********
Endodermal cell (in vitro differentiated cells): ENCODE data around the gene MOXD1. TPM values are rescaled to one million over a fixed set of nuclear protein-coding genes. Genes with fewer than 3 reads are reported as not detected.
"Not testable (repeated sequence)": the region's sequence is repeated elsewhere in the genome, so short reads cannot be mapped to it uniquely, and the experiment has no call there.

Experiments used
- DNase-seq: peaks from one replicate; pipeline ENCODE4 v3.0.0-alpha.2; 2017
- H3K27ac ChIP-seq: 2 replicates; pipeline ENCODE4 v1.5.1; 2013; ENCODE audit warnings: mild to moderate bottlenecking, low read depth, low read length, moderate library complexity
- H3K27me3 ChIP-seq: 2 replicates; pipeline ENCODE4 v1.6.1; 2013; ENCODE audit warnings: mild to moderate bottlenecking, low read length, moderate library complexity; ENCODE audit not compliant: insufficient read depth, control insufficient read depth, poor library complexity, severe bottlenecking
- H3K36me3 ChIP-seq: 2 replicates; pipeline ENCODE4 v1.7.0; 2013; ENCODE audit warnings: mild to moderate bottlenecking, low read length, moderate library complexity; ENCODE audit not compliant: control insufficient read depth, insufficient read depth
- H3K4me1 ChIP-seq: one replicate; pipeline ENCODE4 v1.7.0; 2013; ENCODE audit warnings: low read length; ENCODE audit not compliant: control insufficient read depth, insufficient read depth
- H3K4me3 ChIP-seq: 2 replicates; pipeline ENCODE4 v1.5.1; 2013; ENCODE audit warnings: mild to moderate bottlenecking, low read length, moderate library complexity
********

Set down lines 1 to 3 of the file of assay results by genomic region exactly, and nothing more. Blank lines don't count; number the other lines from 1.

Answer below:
Endodermal cell (in vitro differentiated cells): ENCODE data around the gene MOXD1. TPM values are rescaled to one million over a fixed set of nuclear protein-coding genes. Genes with fewer than 3 reads are reported as not detected.
"Not testable (repeated sequence)": the region's sequence is repeated elsewhere in the genome, so short reads cannot be mapped to it uniquely, and the experiment has no call there.

Experiments used